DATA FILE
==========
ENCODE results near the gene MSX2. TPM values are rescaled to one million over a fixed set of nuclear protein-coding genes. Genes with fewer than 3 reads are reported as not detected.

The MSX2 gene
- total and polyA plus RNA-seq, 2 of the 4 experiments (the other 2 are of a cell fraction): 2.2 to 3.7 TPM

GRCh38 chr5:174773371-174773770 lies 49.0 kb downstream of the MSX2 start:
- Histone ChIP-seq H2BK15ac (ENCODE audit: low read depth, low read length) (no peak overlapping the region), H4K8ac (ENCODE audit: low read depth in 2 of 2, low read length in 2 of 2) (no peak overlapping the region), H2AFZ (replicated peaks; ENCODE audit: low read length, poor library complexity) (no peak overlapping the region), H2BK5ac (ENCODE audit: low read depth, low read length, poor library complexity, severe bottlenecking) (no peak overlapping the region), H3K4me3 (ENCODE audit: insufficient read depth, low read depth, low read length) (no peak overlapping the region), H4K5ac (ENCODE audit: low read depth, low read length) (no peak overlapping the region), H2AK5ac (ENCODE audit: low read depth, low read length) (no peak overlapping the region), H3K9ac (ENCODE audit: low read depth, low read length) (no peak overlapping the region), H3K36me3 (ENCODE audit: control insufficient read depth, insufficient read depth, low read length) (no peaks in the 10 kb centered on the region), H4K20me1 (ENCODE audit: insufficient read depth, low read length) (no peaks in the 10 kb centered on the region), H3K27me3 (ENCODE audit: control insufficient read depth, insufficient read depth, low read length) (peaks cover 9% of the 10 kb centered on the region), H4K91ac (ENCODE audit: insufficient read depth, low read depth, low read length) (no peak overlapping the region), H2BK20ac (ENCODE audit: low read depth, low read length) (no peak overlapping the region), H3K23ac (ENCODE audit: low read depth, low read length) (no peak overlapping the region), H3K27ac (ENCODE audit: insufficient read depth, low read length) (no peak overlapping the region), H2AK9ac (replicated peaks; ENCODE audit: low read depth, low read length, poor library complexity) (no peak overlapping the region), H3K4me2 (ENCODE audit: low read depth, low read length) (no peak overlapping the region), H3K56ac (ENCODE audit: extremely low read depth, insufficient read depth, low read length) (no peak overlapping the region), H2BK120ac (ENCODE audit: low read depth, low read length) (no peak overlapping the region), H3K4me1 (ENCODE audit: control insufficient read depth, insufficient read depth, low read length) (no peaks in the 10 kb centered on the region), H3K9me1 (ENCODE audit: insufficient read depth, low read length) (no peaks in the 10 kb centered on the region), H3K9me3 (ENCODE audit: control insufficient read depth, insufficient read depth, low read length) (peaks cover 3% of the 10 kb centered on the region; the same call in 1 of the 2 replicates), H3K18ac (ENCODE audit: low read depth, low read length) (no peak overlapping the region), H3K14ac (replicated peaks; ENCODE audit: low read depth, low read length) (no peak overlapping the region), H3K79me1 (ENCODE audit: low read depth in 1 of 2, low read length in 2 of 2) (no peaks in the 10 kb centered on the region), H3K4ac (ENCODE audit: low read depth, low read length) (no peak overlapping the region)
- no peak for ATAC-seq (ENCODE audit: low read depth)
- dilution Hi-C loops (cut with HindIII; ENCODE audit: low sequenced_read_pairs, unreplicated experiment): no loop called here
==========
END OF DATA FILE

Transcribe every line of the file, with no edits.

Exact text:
ENCODE results near the gene MSX2. TPM values are rescaled to one million over a fixed set of nuclear protein-coding genes. Genes with fewer than 3 reads are reported as not detected.

The MSX2 gene
- total and polyA plus RNA-seq, 2 of the 4 experiments (the other 2 are of a cell fraction): 2.2 to 3.7 TPM

GRCh38 chr5:174773371-174773770 lies 49.0 kb downstream of the MSX2 start:
- Histone ChIP-seq H2BK15ac (ENCODE audit: low read depth, low read length) (no peak overlapping the region), H4K8ac (ENCODE audit: low read depth in 2 of 2, low read length in 2 of 2) (no peak overlapping the region), H2AFZ (replicated peaks; ENCODE audit: low read length, poor library complexity) (no peak overlapping the region), H2BK5ac (ENCODE audit: low read depth, low read length, poor library complexity, severe bottlenecking) (no peak overlapping the region), H3K4me3 (ENCODE audit: insufficient read depth, low read depth, low read length) (no peak overlapping the region), H4K5ac (ENCODE audit: low read depth, low read length) (no peak overlapping the region), H2AK5ac (ENCODE audit: low read depth, low read length) (no peak overlapping the region), H3K9ac (ENCODE audit: low read depth, low read length) (no peak overlapping the region), H3K36me3 (ENCODE audit: control insufficient read depth, insufficient read depth, low read length) (no peaks in the 10 kb centered on the region), H4K20me1 (ENCODE audit: insufficient read depth, low read length) (no peaks in the 10 kb centered on the region), H3K27me3 (ENCODE audit: control insufficient read depth, insufficient read depth, low read length) (peaks cover 9% of the 10 kb centered on the region), H4K91ac (ENCODE audit: insufficient read depth, low read depth, low read length) (no peak overlapping the region), H2BK20ac (ENCODE audit: low read depth, low read length) (no peak overlapping the region), H3K23ac (ENCODE audit: low read depth, low read length) (no peak overlapping the region), H3K27ac (ENCODE audit: insufficient read depth, low read length) (no peak overlapping the region), H2AK9ac (replicated peaks; ENCODE audit: low read depth, low read length, poor library complexity) (no peak overlapping the region), H3K4me2 (ENCODE audit: low read depth, low read length) (no peak overlapping the region), H3K56ac (ENCODE audit: extremely low read depth, insufficient read depth, low read length) (no peak overlapping the region), H2BK120ac (ENCODE audit: low read depth, low read length) (no peak overlapping the region), H3K4me1 (ENCODE audit: control insufficient read depth, insufficient read depth, low read length) (no peaks in the 10 kb centered on the region), H3K9me1 (ENCODE audit: insufficient read depth, low read length) (no peaks in the 10 kb centered on the region), H3K9me3 (ENCODE audit: control insufficient read depth, insufficient read depth, low read length) (peaks cover 3% of the 10 kb centered on the region; the same call in 1 of the 2 replicates), H3K18ac (ENCODE audit: low read depth, low read length) (no peak overlapping the region), H3K14ac (replicated peaks; ENCODE audit: low read depth, low read length) (no peak overlapping the region), H3K79me1 (ENCODE audit: low read depth in 1 of 2, low read length in 2 of 2) (no peaks in the 10 kb centered on the region), H3K4ac (ENCODE audit: low read depth, low read length) (no peak overlapping the region)
- no peak for ATAC-seq (ENCODE audit: low read depth)
- dilution Hi-C loops (cut with HindIII; ENCODE audit: low sequenced_read_pairs, unreplicated experiment): no loop called here